It’s worth a note about toilets in China. I was happy to find that many restrooms had at least one western-style toilet, but there were also a fair number that only had the hole-in-the-floor Chinese toilets, so be prepared for that adventure. If you have kids with you, this is probably something they will always remember!
We brought small packages of tissues with us everywhere we went since some of the public restrooms don’t have toilet paper. I wish I would have brought hand sanitizer since not every restroom had soap for hand washing.
In China the internet is heavily censored, which for us meant that we would not be able to use any of the Google apps we are accustomed to (Google maps, Gmail, or even the Google search engine). Before our trip, we read online that you can get around this if you install a VPN app on your phone. We used ExpressVPN, and our phones worked perfectly for everything we needed. It was a good thing they did; I don’t know how we would have gotten around without being able to search for our destination names in Chinese!
Our 14-hour flight from NYC landed in Chongqing around 7:00am. We took a bus into the city and were able to check in to our hostel as soon as we arrived, which was around noon. We showered and napped, which was wonderful.
Then we headed out to explore and find some dinner. We ended up eating some snacks from a convenience store, some longans from a small shop, and some rice and noodles at Chongqing Travel with Hostel. Then we found two taxis to take us to the cruise terminal and boarded our ship. We were exhausted by bedtime!
Day 2 and 3
On the Century Diamond Yangtze River Cruise (full cruise report here).
We got off the ship and took a walking tour through the Three Gorges Dam. Then we took a bus into Yichang, purchased a few supplies at Walmart, took two taxis to the train station, then a 7-hour train ride to Chengdu.
Before our trip I’m ashamed to admit that when I thought of China I just pictured big cities, tons of people, and lots of concrete. I never thought about the parts between big cities that were more rural and green. Our train ride was beautiful, and I really enjoyed watching the tree-covered mountains and small villages with terraced gardens and farmland pass by through the windows. We also went through many tunnels going through the mountains.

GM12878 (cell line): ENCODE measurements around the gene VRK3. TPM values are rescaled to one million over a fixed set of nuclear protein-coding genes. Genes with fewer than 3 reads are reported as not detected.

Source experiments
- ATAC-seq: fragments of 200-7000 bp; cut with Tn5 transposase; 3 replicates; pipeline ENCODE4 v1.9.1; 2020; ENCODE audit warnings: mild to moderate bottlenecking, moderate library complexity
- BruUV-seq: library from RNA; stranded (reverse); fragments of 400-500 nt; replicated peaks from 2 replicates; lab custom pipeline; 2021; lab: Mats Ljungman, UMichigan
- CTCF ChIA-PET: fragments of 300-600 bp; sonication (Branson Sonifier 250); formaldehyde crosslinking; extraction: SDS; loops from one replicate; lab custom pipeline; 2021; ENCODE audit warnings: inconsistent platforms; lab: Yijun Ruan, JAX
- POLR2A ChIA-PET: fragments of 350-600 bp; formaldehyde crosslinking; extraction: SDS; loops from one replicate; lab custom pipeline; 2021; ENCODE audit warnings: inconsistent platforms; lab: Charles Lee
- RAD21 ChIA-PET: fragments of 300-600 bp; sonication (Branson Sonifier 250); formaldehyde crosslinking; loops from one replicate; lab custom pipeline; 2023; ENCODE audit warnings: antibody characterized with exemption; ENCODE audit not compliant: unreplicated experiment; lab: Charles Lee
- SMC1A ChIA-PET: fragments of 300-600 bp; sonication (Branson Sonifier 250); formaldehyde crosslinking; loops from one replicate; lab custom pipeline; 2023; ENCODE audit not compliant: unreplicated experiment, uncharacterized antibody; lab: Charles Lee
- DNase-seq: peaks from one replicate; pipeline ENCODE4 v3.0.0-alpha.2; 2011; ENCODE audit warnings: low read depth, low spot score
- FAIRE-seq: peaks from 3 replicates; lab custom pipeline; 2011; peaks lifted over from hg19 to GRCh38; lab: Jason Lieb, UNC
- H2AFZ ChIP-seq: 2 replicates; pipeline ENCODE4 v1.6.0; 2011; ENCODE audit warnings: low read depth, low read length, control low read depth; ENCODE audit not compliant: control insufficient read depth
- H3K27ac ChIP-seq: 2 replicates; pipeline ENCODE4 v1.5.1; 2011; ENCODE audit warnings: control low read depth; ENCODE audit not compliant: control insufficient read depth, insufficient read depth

We enjoyed shopping in the Wide and Narrow Alleys and relaxing in our hotel room. My husband and kids found a robotic icecream machine and had to try it out! In the evening we attended the Sichuan Opera.
We got up early to catch a taxi to the Chengdu Research Base of Giant Panda Breeding. In the afternoon we walked around People’s Park and returned to the Wide and Narrow Alleys for some souvenir shopping. We got the kids pizza for dinner, then my husband and I walked down the street to Longsen Garden to try the Hot Pot. It was delicious, and a really unique experience.
After checking out of the hotel, we headed to the Wenshu Yuan Monastery and enjoyed walking around the grounds and shopping at the Tibetian shops nearby. Then we returned to our hotel for dinner and to pick up our bags at the front desk before heading to the airport for our flight home.
Other Places We’d Love to Visit in China
They didn’t fit into this trip, but in future trips to China with our family we’d love to see the Great Wall of China, Guilin, and Zhangjiajie National Forest Park.
Where is your favorite place in China, and what unique experiences have you had there? We’d love to hear about it in the comments!
We took this trip in April 2019.